The Griswold Family Christmas Lights: Questions Answered!

One of the most iconic holiday movie scenes of all time occurs when Clark Griswold finally succeeds in lighting the family Christmas lights: all 25,000 of them (not counting the Santa, the eight tiny reindeer, and the “Merry Christmas” sign).  Once lit, the Griswold house in National Lampoon’s Christmas Vacation is so bright that the lights actually blind the neighbors.  Now, clearly this is a comedy with a lot of exaggeration involved, but even so, energy nerds like us at YourEnergyBlog can’t help but ask: how much energy was Clark really using, and what would it cost to light that house?

If you need a refresher on the scene from this classic holiday hit, we have you covered.



How much electricity were the Griswolds really using with those lights?

One 100-count string of incandescent lights uses about 40 watts of electricity.  Griswold (appropriately nicknamed “Sparky” by his wife) proudly announces that he has strung 250 of them around the house for a total of 25,000 bulbs.  So, 250 strings of (today’s) 100-count lights use approximately 10,000 watts, or 10 kilowatts (kW).  To provide some context: an average suburban household uses about 1 kW in a month.  Clark put ten times that amount of electricity demand on the grid instantly . . . just from his house. Image courtesy of Fanpop.com

That kind of usage might make the Griswolds’ electric meter spin at a breakneck pace,  but it probably wouldn’t require the local utility to fire up its auxiliary nuclear supply, like it does in the movie. In today’s neighborhoods, demand response programs might eliminate the need for peaking power plants.


What would this cost today?

Lighting an entire house to this extent with incandescent “twinkle lights” can’t be cheap.  Two hundred and fifty strands of them would have an upfront cost of about $3750 alone! Using today’s average energy prices in the US, 10kWh of electric use would set Clark back about $1.19 per hour – a hefty electric bill if he keeps those lights on too long.  Eight hours would cost him $9.52, so that’s basically an extra ten dollars per day to keep the house lit.  Keeping it lit eight hours a day for the entire month of December would mean an extra $295.12 on his energy bill.

Today, Clark might opt for strands of LED or light emitting diode lights.  A comparable 100-count string of outdoor LED lights boasts 85 percent reduction in energy consumption compared to incandescent lights. It’s true, the LED strands will cost a bit more. At around $15 per strand, the upfront costs of 100 strands is about $5000. But, one string of lights only uses about six watts compared to the incandescent’s 40 watts. All together, the Griswold house would be using a mere 1,500 watts of demand, or 1.5 kW.  Over time, lighting the Griswold house with LED lights would cost only about $1.50 per day. That’s a savings of $248.62 over the course of one month. Consider the fact that those LED lights will keep the house festive for several years, and there’s big savings in investing in those bulbs.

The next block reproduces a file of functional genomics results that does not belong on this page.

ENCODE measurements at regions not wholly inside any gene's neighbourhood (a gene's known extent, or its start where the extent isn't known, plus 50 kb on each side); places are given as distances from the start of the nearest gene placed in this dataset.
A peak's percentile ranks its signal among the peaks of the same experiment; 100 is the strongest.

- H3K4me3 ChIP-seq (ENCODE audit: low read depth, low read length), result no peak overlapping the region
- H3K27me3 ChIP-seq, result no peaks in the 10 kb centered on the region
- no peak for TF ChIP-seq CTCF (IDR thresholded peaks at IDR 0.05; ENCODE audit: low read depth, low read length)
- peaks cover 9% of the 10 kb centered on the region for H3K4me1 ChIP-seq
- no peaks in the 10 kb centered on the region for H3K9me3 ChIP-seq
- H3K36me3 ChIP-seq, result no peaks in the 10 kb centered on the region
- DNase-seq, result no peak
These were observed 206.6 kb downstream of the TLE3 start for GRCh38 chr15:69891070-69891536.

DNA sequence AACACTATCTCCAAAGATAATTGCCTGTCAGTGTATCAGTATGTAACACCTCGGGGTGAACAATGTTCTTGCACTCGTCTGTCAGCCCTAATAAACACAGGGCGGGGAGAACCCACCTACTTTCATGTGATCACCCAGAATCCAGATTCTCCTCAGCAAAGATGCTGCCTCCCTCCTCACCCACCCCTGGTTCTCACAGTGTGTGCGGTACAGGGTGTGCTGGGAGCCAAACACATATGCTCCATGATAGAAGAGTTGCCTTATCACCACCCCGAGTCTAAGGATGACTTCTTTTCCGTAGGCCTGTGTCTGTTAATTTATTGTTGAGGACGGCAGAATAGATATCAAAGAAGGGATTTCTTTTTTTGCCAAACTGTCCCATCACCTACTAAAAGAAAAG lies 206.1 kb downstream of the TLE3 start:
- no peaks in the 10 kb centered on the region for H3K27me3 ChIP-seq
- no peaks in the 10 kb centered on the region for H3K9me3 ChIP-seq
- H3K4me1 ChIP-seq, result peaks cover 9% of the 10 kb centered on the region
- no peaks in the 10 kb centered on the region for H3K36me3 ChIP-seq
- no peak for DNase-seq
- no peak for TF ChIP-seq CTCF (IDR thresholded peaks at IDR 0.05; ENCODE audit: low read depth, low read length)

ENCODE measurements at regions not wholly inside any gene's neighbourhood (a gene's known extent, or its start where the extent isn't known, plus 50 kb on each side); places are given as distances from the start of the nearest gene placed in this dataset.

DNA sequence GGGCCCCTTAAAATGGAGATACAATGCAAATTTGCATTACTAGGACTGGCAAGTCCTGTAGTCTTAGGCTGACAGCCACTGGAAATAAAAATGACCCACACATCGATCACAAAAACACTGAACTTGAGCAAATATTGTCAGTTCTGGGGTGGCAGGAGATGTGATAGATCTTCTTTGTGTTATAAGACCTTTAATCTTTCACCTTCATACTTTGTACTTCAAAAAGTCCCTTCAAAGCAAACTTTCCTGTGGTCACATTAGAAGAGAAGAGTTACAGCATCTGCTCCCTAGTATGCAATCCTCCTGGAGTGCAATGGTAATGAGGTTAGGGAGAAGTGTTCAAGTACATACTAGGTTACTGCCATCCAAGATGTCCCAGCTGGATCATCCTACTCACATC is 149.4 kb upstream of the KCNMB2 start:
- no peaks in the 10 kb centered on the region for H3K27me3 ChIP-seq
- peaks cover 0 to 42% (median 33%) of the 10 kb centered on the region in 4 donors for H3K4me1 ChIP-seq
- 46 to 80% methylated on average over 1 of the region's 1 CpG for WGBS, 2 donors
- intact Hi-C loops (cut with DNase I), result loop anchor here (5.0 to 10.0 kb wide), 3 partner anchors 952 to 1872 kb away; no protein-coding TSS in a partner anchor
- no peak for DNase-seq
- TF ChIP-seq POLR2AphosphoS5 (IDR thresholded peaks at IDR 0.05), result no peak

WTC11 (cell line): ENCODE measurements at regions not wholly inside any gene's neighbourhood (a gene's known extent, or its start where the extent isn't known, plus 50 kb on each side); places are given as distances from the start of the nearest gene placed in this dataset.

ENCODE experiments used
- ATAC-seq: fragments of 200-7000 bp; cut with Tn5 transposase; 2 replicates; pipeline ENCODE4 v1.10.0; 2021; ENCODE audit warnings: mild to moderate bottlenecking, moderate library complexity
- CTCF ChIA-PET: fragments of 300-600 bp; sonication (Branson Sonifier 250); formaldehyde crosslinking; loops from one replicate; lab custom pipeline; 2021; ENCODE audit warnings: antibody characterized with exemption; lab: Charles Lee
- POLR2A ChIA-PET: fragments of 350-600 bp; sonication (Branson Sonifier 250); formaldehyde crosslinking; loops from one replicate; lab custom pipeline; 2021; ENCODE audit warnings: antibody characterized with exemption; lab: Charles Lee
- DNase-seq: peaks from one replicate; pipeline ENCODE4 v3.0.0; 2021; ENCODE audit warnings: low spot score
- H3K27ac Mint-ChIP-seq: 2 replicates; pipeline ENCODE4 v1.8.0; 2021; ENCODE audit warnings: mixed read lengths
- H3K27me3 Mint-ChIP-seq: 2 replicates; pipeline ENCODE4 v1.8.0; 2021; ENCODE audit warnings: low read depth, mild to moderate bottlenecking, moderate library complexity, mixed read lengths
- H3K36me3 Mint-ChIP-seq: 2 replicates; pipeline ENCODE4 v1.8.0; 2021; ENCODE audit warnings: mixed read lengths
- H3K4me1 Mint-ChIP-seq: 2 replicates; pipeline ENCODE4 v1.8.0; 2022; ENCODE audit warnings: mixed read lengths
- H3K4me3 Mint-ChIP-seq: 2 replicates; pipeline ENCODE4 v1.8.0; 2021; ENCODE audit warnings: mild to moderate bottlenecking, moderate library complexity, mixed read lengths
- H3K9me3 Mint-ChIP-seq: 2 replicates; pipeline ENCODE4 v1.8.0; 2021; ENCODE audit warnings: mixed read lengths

So, while you (hopefully) don’t plan on using enough lights this year to black-out the neighborhood, incandescent lights are clearly not easy on your holiday budget.  Opt for LEDs. They might cost a bit more at the register, but they will give you the gift of energy savings year after year. Happy holidays, everyone!

Jessica can be found on Twitter and Google+.

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  • Sue

    I redid the math on your figures, 10,000 watts divided by 120 Volts is 83.3 amps, that would get a good spin on an old meter. It would not require the power company to beef up the output but it was funny to see it. Now you assume that Clark used the standard mini’s the wattage output would have to be much higher to produce the light output that you see. So first find out what was used before you create an inaccurate statement.

    • Matt

      The string of lights(big knot of lights) he pulls out of the box and hands to Russ, are C7 bulbs (those that are not missing). You an also see the bulb size in the scene when Clark pops his head out of the attic to see the others drive off down the road. Standard C7 bulbs draw ~5W at 120VAC. C9’s draw about 7W. They are one of those two types and definitely not miniature lights like the common ones used today. Miniature bulbs do not have screw in type sockets. 125kW is a tiny amount for the utility and would not even register on their overall power meters. At best, Clark would have blown the 20A (or less) breaker that he plugged all of the strings into, lol!

  • Matt

    Your article is interesting but the numbers are a bit off. The bulbs used on the Griswold house are C7 bulbs and draw about 5 Watts each. 25,000 bulbs would draw 125kW which a normal residential service can’t provide. At $0.10 per kW-h, it would cost $12.50 per hour to keep all those lights on.

  • Jessica Kennedy

    Thanks to everyone for the great information! Yes I agree they must be C-7 or C-9 bulbs. Today a person decorating like that would likely use the average strand we see sold everywhere, so I did make assumptions based on that. It’s rare to find those old bulbs these days. There are LED versions available though – so he might use those. It still would save energy over the incandescent lights!

  • http://www.yourenergyblog.com/ Jessica Kennedy

    Keep in mind these are just estimates! The real cost of running those lights could be even higher! Even if my estimates are a bit high, that’s a lot of money to spend on twinkle lights! I’d rather put up a nice wreath and spend the money on extra presents.